First Line of Defense

To me, the siege of Helm’s Deep is one of the highlights in the motion picture “The Lord of the Rings – The Two Towers”. The director Peter Jackson really succeeded in taking us on an emotional roller coaster through the battle. First, we were impressed by the gigantic walls of the fortress Hornburg, especially compared to the puny village Edoras that they fled from, but hope deserted us and the defenders as we understood that they were seriously outnumbered by the Orcs. Nevertheless, they were able to defend their outer walls from several attacks. But, alas, not even Orlando Bloom as Legolas can defend them when the Orcs plant explosives in the sewer so that the first line of defense crumbles. The second line of defense was the inner wall that they deserted almost immediately and fled to the inner chambers to take a last stand. I do not think that any Chief Compliance Officer (CCO) would classify this as an ordinary day at the office yet but, they use the analogy with three lines of defense to explain their governance model to ensure compliance in their organizations. The customer facing personnel represent the first line of defense that will curb any attacks on corporate policies. Next, the compliance officers are to support the first line and act as a second line of defense. Lastly, the internal audit is the last line of defense to ensure compliance. I will argue in this blog post that Chief Compliance Officers should learn from this dramatic film and prioritize the first line of defense to save themselves from some of the stress caused by the rampage of new legislations.

The CCO is one of few heads that is allowed to recruit personnel as the banks are trying to slash costs to restore their Return on Equity to pre-crisis levels. But, the increased capacity is not adequate to keep up with all the new legislations. There is an alarming report, based on an extensive survey, that cites that 60% of the compliance officers wake up in the mornings worrying about stress and consider quitting their jobs.

According to the report, the prime cause of stress is keeping up with new laws and regulations as depicted in the graph below.

Sure, the CCO can recruit additional compliance officers and create a supportive atmosphere to grow confidence that they can stay abreast with legislations but I think that focusing on the other concerns regarding the first line of defense will yield better results. Some may argue that a majority of the investments in compliance are already allocated to the first line of defense. True, training and examination of customer facing personnel are some of the largest contributors to the compliance toll. And the share is even higher if the costs for adopting IT-systems to the new policies are included. But I argue that those investments are expensive check marks on the compliance score card unless you have the buy-in from the management of the customer facing personnel on the new policies. In this new normal, where everyone is supposed to do more with less, managers have to assume full responsibility for the implementation of the policies, especially when the policy is perceived as a roadblock to good customer service and sales. The first verdict on Forex bank by Finansinspektionen (FI) illustrates the importance of management in providing guidance to customer facing personnel on how to deal with conflicting interests. As a teller at Forex bank at the time of the FI audit, it must have been clear that transactions triumph antimoney-laundering training when there are no routines on how to turn down dubious business.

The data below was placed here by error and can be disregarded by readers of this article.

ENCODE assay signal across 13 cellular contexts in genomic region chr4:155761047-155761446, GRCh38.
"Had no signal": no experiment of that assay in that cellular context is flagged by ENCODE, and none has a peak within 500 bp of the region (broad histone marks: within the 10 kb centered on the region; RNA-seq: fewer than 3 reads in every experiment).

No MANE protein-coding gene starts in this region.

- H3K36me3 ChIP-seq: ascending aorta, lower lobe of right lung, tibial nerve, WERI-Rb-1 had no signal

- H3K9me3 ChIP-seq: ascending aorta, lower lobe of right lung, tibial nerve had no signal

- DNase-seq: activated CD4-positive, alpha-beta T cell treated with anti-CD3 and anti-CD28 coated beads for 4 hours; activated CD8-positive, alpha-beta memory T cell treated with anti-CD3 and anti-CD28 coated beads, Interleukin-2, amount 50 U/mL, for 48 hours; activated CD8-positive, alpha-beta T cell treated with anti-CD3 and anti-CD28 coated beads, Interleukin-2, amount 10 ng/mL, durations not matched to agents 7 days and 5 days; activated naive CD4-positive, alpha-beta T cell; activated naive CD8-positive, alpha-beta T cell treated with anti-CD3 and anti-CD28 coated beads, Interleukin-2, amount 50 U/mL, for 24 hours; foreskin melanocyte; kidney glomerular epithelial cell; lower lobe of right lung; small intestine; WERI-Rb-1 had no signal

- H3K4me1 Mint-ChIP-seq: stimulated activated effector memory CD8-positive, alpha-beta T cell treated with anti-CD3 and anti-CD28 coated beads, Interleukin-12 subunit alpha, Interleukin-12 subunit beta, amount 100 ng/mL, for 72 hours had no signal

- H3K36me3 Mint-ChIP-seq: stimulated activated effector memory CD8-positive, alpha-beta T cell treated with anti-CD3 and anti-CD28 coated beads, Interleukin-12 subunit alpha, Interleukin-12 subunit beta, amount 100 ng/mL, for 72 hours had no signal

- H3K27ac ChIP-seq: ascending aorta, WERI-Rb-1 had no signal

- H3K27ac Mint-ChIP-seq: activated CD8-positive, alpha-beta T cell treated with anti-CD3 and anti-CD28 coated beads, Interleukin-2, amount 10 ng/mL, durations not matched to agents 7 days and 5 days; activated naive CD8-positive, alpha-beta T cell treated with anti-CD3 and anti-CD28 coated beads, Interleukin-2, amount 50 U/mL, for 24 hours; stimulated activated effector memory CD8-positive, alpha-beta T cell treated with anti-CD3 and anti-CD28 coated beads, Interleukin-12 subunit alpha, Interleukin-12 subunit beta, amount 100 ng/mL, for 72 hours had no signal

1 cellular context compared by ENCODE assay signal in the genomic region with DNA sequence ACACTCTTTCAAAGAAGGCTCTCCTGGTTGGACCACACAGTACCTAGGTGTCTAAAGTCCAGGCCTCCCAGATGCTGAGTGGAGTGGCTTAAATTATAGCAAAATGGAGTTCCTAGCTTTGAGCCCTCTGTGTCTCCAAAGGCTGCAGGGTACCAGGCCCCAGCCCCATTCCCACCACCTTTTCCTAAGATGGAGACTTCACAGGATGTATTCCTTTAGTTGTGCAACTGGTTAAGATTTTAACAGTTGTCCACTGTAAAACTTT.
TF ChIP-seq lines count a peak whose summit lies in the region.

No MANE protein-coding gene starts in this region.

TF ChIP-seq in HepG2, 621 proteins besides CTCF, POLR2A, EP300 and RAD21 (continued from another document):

Some CCOs are experimenting with ways to give the managers a gentle reminder on their responsibilities in ensuring compliance. One successful approach is the compliance self-assessment that some of our clients have deployed so that managers can rate themselves on their unit’s compliance to selected policies. The purpose of these self-assessments is not to replace the second or third line of defense but to increase the accountability on compliance among the leaders for the first of the defense. The chart below illustrates the process support that we envision for compliance self-assessments.

 

One of my clients told me about a positive side effect that they didn’t anticipate when they first deployed a compliance self-assessment solution. The self-assessments did not only remind the line-of-business on their responsibilities, it provided feedback to the compliance department on where the first line needed the most assistance. To me, that testimonial is key to how to deal with the stress induced by all the new regulations. The answer is to engage management of the first line to ensure that their personnel is empowered to do the right thing and that the second line ensures that they are aligned to provide pro-active support to the first line. Or, to use the analogy of the film, you have to ensure that your equivalents to Legolas and Aragon are engaged and that they are supported by engineers with a risk-based approach from the second-line so that possible sewers can be identified.

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